List of Abbreviations

AIN

b.i.

appogg

CF

CL

CT

DC

DTr

D

EC

EEC

FTA

HC

HK

IAC

IAN

IN

ITr

MC

M.T.

N

P

PAC

PD

PED

STA

sus

T

Tr

accented incomplete neighbour note

basic idea

appoggiatura

caesura fill

closing section

common tone

deceptive cadence

dependent transition

dominant

evaded cadence

essential expositional closure

first tonal area (also called: main or primary theme)

half cadence

home key

impecfect authentic cadence

incomplete accented neighbour note

incomplete neighbour note

independent transition

medial caesura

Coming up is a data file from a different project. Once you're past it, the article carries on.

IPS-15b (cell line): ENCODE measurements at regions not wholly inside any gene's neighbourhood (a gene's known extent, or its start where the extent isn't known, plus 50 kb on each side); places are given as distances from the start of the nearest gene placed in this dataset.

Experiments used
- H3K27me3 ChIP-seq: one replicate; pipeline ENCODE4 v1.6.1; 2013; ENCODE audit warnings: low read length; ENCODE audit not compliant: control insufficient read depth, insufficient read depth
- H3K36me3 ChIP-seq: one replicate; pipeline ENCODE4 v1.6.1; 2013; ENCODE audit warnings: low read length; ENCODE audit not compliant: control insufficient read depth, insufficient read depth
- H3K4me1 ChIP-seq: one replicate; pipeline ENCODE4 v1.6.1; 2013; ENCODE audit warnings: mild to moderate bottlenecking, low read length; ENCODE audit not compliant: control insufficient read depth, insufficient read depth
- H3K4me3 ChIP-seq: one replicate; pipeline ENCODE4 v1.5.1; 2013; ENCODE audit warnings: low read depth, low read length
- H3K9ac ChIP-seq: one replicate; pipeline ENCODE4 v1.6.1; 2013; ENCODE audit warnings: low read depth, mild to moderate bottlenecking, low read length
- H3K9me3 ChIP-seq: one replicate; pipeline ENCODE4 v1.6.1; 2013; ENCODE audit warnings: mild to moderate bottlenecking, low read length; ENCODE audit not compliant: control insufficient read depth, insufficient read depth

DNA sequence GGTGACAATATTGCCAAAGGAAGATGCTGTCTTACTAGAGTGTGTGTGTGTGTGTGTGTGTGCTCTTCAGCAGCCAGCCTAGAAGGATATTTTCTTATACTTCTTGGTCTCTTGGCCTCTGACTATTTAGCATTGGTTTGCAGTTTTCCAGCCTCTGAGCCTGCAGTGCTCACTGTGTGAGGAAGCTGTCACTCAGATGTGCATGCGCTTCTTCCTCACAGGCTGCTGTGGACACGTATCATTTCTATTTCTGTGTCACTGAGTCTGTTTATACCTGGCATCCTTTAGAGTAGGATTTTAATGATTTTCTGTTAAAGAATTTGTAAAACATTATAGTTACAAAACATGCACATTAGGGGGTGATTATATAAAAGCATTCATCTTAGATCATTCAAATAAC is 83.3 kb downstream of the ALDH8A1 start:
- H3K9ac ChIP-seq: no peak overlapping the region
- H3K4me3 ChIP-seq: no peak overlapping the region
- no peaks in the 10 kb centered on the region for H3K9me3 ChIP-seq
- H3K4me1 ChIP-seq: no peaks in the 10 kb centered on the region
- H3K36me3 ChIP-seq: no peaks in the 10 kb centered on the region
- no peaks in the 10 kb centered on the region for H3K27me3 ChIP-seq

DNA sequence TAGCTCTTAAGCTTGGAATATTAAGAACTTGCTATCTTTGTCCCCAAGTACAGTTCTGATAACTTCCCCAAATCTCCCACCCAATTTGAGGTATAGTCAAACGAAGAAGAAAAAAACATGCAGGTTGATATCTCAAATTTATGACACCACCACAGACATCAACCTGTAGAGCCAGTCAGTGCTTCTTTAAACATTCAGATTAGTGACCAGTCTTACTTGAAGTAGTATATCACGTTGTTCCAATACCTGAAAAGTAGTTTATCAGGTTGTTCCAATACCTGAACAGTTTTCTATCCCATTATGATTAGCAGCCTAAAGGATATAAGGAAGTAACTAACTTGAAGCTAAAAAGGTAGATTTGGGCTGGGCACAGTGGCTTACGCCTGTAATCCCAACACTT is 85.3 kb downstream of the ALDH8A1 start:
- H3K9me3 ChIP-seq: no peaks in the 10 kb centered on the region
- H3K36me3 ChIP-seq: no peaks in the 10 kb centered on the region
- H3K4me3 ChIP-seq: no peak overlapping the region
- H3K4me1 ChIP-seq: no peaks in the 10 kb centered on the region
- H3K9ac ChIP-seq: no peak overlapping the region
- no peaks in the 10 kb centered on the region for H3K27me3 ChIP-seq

main theme (also called FTA)

neighbour note

passing note or chord

perfect anthentic cadence

predominant

pedal note or chord

second tonal area (or: subordinary theme or secondary-theme zone)

suspension

tonic

transition

Concepts

Authentic cadence

An authentic cadence is a V-I progression in which both the V and I  chords are in root possion.[1]Steven G. Laitz, The Complete Musician: An Integrated Approach to Theory, Analysis and Listening (4th Ed (New York [etc.]: Oxford University Press, 2016), 172

Evaded cadence

An evaded cadence occurs when there is a cadential progression up to the dominant but after the dominant there is no resolution to the tonic but something else happens which has a feeling of belonging to the material to come and not as a closure of that which has been.[2]William E. Caplin, Classical Form: A Theory of Formal Functions for the Instrumental Music of Haydn, Mozart and Beethoven (New York [ect.]: Oxford University Press, 1998), 101-106.